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A Haitian Berceuse

Grade Level: K–3

Volume 5, #1: Dodo, Dodo, Krab nan kalalou
Dodo, Dodo, Krab nan kalalou

Dodo, Dodo, Krab nan kalalou


Activity #1: Learning to Lullaby a Melody
1. Prepare students for the berceuse, or lullaby, they will listen to by inviting them to name the lullabies they may know. Some may know "Hush, Little Baby," "All the Pretty Little Horses," "Bye, Baby Bunting," "Rockabye Baby," "All Through the Night," and various other family treasures for lulling babies to sleep.

2. Listen to "Dodo, Dodo, Krab nan kalalou" (Volume 5: #1), and help students to focus their attention by through the following questions:

Q:Describe the singing you hear. How many voices do you hear?
A: One.
Q: Is the singer a child or an adult?
A: A child.
Q: Is the singer male or female?
A: Male.
Q: Are there any instruments sounding?
A:There are no instruments, as this is an unaccompanied lullaby (which is typical for lullabies, that they are 'a capella'). However, due to the audio quality of the recording, there is an underlying hissing quality— a kind of 'white noise.' As well, there is the faint sound of voices in the distance, since this is a field recording (as opposed to a studio recording).

3. Listen again to the selection, and find phonemes, syllables, and words that occur more than once. Students are likely to point out 'Dodo' (sleep), and may also hear 'Manman' (mother) and possibly the phrase at the end of the stanza, 'Krab nan kalalou' (Crab in okra).

4. In another listening, challenge students to listen for these melodic patterns:

(1) s-d'-s-m
(2) s-d'-l-l-s-s-m
(3) s-s-d'-d'-s-s-m
(4) f-m-r-s.
(5) d-d-m-r-s-f-m-r-d

5. Sing these five phrases, using solfege hand signs or gestures in the air to indicate the high and low pitches and their relationships in the melody. Note the similarities between the second and third phrases. Sing slowly at first, and then pick up the tempo. Modulate the dynamic level from moderate to pianissimo—as soft as a lullaby should sound.

6. Hum or sing 'loo' to the recorded melody, now that the voice is exercised and the phrases are familiar to the ear. Discuss the number of times that the melodic phrases occur in each stanza: once each for the first, second, and fifth phrases, and twice each for the third and fourth phrases. Note that the singer may switch the ending-note of the last two phrases, from sol to do and from do to sol.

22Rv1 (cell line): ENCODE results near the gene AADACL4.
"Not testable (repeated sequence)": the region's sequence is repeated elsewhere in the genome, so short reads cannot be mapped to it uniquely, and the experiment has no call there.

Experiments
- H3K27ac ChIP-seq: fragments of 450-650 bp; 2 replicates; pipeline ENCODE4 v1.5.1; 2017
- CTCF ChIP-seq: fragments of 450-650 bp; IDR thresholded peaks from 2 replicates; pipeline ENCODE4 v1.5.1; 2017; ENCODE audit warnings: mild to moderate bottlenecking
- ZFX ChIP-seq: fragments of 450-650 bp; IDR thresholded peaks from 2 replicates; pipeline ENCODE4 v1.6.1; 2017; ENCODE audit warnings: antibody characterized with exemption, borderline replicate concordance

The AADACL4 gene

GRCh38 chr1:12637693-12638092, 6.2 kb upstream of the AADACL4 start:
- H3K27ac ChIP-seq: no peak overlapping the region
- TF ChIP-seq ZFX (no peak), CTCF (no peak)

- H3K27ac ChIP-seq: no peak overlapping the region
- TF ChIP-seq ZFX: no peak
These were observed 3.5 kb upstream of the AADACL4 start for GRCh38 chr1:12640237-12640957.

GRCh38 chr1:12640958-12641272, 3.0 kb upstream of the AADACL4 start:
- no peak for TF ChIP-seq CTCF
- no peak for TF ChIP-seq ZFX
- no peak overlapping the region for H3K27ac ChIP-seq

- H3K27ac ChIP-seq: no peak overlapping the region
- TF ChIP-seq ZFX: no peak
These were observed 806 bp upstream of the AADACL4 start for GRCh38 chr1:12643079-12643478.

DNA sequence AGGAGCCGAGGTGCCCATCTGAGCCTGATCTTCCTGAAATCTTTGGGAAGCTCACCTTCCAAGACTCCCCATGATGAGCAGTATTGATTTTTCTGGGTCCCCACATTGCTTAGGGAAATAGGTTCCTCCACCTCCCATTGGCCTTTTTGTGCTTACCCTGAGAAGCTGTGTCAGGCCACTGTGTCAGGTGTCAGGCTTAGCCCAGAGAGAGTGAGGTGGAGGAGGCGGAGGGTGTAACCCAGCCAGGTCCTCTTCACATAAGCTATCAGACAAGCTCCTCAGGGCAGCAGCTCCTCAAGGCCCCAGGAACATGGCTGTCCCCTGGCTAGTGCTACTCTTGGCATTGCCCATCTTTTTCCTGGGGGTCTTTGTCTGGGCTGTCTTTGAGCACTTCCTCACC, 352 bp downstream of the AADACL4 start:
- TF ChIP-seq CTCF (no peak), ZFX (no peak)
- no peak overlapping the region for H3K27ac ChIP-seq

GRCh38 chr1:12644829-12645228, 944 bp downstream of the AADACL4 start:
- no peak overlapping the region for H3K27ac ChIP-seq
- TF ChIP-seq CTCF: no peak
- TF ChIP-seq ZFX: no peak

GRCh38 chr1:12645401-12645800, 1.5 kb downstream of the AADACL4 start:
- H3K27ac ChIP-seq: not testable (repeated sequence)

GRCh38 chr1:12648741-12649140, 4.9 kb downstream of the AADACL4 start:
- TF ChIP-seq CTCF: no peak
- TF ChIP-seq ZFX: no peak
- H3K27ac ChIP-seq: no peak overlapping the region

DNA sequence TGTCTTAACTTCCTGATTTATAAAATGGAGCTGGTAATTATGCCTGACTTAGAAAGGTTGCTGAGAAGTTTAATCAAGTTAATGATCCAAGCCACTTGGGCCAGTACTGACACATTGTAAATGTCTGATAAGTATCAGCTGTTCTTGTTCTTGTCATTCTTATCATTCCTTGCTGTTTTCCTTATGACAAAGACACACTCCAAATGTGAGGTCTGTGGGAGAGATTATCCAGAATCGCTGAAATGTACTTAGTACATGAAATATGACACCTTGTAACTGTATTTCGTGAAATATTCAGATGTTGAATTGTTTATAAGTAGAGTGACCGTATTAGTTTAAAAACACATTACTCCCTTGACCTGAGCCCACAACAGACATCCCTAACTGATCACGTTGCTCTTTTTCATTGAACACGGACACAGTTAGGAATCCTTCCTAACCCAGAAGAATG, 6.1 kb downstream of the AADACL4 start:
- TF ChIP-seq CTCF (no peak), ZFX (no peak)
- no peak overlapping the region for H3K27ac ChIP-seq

7. Sing with and without the recording on a soft and lulling 'loo', until the melody flows easily, with one phrase smoothly connecting to the next one. Discuss whether a lullaby can stand by its melody alone, without words.

Suggested Activity #2: Lullaby Words and Meanings
1. Share the lullaby's Kreyol lyrics. Post the lyrics, and invite students to follow along while listening to the recording. Note that the "bravo phrases" at the end are spoken rather than sung.

Dodo dodo Manman ou pa la
Manman ou ale nan mache
Papa ou ale peche krab
Dodo dodo, Dodo dodo
Krab nan kalalou, Dodo mafi

Manman ou pa la
Papa ou ale peche krab
Manman ou ale nan mache
Dodo dodo Dodo mafi
Krab nan kalalou
Dodo bebe, Krab nan kalalou
Dodo tifi, Krab nan kalalou

Bravo pou ti bebe ya!
Bravo pou bebe!

2. English-speaking children will be well served to know meaning of the lyrics. As well, French-speaking children may find themselves intrigued with an English translation, learning vocabulary as they decipher the words and find their correspondences, such as dodo and sleep, manman and mother, papa and father, krab and crab, peche and fish, mache and market, bebe and baby. Share the translation.

Sleep sleep, Your mother is not home
Your mother went to the market
Your father went to fish for crab
Sleep sleep, Sleep sleep
Crab in okra, Sleep my daughter.

Your mother is not home
Your father went to fish for crab
Your mother went to the market
Sleep sleep, Sleep my daughter
Crab in okra, Sleep sleep
Crab in okra, Sleep little girl, Crab in okra.

Bravo for the little baby!
Bravo for baby!


3. Sing the song with the recording, now attending to the lyrics. It may be useful to play the recording, stopping it at the end of every phrase, and cueing students to imitate what they have heard. Following phrase-by-phrase imitation, students can then sing the lyrics of the lullaby with the recording.

4. Share with students the following information about "Dodo, dodo, krab nan kalalou".

(1) It is probably the most familiar lullaby among Haitian mothers and fathers who sing their babies to sleep.
(2) The French, and French-speaking Haitians, refer to a lullaby as a beceuse, or'cradle song',
(3) Due to the monopoly by the Catholic Church over the Haitian educational system, children were prohibited from speaking Kreyol in school, but were expected to speak French. French children's songs were valued in school and in Haitian society at large, especially by the middle class.



Designed by Patricia Shehan Campbell

 

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